Overall, I learned that girls growing up in Africa, Asia, and here in the United States often receive inadequate information and support about their periods.

Information about menstruation is insufficient

Menstrual health literacy, or a person’s understanding of the menstrual cycle and its intersection with their health and well-being, is essential from the time before the first menstrual period through menopause.

The American College of Obstetricians and Gynecologists and the American Academy of Pediatrics have recommended that just as doctors and nurses check a person’s blood pressure or temperature at every visit, they should also ask about periods .

These professional societies suggest that health care providers prepare girls and their families for the onset of menstruation and ensure that they understand variation in menstrual patterns.

My team’s US study focused on adolescent girls in Los Angeles, New York, and Chicago. Our findings, along with research on state-level menstruation education standards across the country, suggest that the United States is falling far short of providing the population with knowledge about menstrual health. Our research indicated that many girls either received no guidance before their first period or received information that seemed outdated and difficult to understand. Think of the educational videos made in the 1990s.

A recent publication from the United States Centers for Disease Control and Prevention revealed that the median age of onset of menstruation has increased from 12.1 years in 1995 to 11.9 years in 2017. This means that nowadays, many girls are in primary school when they get their first period. .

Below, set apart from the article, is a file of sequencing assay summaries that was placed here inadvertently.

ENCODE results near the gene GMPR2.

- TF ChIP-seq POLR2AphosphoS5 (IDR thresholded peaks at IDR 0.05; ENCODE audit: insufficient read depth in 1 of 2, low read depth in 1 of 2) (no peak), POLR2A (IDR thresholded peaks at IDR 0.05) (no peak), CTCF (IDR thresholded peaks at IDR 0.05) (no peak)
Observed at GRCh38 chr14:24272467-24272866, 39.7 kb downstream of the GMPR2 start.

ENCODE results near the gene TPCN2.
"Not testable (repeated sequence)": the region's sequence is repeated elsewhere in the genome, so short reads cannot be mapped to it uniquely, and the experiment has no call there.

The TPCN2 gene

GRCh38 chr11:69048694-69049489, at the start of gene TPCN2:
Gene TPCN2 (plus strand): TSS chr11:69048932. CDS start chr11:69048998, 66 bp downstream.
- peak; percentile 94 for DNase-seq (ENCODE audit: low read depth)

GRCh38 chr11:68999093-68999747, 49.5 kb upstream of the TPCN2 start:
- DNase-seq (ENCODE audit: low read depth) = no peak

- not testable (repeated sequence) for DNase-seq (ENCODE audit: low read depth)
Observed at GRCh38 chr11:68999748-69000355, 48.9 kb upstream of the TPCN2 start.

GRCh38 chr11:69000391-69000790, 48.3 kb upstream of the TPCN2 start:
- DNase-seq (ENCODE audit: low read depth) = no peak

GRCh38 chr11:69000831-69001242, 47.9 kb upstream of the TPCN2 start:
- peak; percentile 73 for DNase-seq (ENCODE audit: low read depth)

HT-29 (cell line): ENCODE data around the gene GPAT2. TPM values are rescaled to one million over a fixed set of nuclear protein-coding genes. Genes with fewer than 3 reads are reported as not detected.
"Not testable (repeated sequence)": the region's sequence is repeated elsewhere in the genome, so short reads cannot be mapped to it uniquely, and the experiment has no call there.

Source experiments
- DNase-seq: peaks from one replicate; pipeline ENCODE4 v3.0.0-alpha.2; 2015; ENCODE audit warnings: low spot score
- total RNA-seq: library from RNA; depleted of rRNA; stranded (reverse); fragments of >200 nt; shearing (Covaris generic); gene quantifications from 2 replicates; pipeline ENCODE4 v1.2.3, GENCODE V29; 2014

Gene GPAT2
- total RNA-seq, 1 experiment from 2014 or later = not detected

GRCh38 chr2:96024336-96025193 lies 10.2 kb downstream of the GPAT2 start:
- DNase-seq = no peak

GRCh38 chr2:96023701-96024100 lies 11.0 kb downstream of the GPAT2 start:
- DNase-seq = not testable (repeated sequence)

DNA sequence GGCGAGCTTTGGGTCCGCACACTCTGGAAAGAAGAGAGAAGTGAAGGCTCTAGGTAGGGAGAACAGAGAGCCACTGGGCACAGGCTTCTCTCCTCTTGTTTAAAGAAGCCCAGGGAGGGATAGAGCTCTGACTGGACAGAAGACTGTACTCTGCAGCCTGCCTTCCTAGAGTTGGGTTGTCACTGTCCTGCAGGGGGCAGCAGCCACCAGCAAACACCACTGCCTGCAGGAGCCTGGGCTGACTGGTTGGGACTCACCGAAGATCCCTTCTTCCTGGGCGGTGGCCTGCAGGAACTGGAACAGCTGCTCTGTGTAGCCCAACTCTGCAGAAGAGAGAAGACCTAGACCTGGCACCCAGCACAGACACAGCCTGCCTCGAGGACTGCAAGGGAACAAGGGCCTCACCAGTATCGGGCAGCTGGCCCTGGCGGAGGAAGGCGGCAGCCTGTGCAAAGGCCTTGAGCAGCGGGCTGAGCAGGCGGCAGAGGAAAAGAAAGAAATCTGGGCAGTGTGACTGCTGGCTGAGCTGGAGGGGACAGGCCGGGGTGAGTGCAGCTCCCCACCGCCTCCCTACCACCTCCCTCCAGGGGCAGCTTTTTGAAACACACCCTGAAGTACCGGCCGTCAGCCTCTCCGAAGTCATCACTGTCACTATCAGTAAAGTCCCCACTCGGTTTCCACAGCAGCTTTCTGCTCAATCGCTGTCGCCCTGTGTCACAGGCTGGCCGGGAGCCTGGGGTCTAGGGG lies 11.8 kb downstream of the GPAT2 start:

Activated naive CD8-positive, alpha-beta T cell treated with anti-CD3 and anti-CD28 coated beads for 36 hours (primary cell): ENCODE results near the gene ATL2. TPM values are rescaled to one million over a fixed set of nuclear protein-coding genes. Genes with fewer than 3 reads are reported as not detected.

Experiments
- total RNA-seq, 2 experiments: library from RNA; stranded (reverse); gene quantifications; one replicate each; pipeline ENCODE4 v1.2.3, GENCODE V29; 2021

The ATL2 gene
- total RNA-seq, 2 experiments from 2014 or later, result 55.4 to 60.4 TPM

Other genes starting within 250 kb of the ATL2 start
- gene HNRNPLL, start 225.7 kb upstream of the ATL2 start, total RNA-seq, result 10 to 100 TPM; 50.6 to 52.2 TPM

For this reason, it is clear that young people in grades four or five need to receive health education that deals with menstruation. Girls who don’t receive any education or support – especially those who have their first period at a young age – are more likely to suffer from depression and low self-esteem. Low-income and minority girls are particularly vulnerable.

Yet many American girls still don’t learn the basic facts about their menstrual cycles at home, at school, or from healthcare providers. As our study revealed, parents are often uncomfortable discussing periods, perhaps because it seems too sexually related.

Our research also captured the first period stories of American girls in 25 states and revealed that many young people are afraid and ashamed and don’t know who to turn to for advice when their period begins.


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Missed opportunities abound